This study aims to evaluate the anthropogenic pressure in the St. Lawrence River by assessing the relationships between composition and chemical contamination of sediments and macroinvertebrate community structure using a selection of indices and metrics. The aims of this study are to (i) determine the composition of macroinvertebrate community in sediments across a gradient of disturbance, (ii) select relevant macroinvertebrate indices and metrics for the assessment of sediment quality, (iii) investigate whether responses of selected indices and metrics differ across habitats and/or sediment quality classes, and finally, (iv) determine the thresholds for critical contaminants related to significant changes in the most relevant indices and metrics. Organic and inorganic contaminants as well as other sediment variables (sediment grain size, total organic carbon, nutrients, etc.) and macroinvertebrate assemblages were determined in 59 sites along the river. Fourteen macroinvertebrate indices and metrics, on the 264 initially selected, were shown to be the most effective to be used in bioassessment for the St. Lawrence River. However, the variation in macroinvertebrate indices and metrics remains strongly explained by habitat characteristics, such as sediment grain size or the level of nutrients. There is also an influence of metals and, to a lesser extent, organic contaminants such as petroleum hydrocarbons. The 14 selected indices and metrics are promising bioassessment tools that are easy to use and interpret in an environmental assessment of sediment quality in the St. Lawrence River. Full article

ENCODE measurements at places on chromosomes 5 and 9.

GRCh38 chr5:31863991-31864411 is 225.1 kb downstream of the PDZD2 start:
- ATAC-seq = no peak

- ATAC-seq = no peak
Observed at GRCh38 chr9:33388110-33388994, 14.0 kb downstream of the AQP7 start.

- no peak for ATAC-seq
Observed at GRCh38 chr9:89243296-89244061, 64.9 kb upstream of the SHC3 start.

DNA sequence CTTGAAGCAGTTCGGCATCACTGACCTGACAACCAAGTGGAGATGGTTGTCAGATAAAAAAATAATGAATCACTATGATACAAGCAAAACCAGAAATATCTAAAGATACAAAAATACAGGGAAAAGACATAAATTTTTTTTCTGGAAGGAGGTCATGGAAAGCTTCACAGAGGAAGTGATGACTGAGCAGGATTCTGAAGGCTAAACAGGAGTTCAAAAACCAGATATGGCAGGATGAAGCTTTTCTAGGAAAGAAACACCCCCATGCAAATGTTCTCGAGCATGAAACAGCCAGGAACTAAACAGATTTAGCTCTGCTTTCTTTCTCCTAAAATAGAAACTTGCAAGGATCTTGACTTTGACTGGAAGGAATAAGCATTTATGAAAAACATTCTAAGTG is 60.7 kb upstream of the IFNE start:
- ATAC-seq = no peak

(This article belongs to the Special Issue Freshwater Macroinvertebrates: Main Gaps and Future Trends)
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Open AccessFeature PaperArticle
Aquatic Insects and Benthic Diatoms: A History of Biotic Relationships in Freshwater Ecosystems
Water 2020, 12(10), 2934; https://doi.org/10.3390/w12102934 - 21 Oct 2020
Viewed by 648
Abstract
The most important environmental characteristic in streams is flow. Due to the force of water current, most ecological processes and taxonomic richness in streams mainly occur in the riverbed. Benthic algae (mainly diatoms) and benthic macroinvertebrates (mainly aquatic insects) are among the most [...] Read more.
The most important environmental characteristic in streams is flow. Due to the force of water current, most ecological processes and taxonomic richness in streams mainly occur in the riverbed. Benthic algae (mainly diatoms) and benthic macroinvertebrates (mainly aquatic insects) are among the most important groups in running water biodiversity, but relatively few studies have investigated their complex relationships. Here, we review the multifaceted interactions between these two important groups of lotic organisms. As the consumption of benthic algae, especially diatoms, was one of the earliest and most common trophic habits among aquatic insects, they then had to adapt to the particular habitat occupied by the algae. The environmental needs of diatoms have morphologically and behaviorally shaped their scrapers, leading to impressive evolutionary convergences between even very distant groups. Other less evident interactions are represented by the importance of insects, both in preimaginal and adult stages, in diatom dispersion. In addition, the top-down control of diatoms by their grazers contributes to their spatial organization and functional composition within the periphyton. Indeed, relationships between aquatic insects and diatoms are an important topic of study, scarcely investigated, the onset of which, hundreds of millions of years ago, has profoundly influenced the evolution of stream biological communities. Full article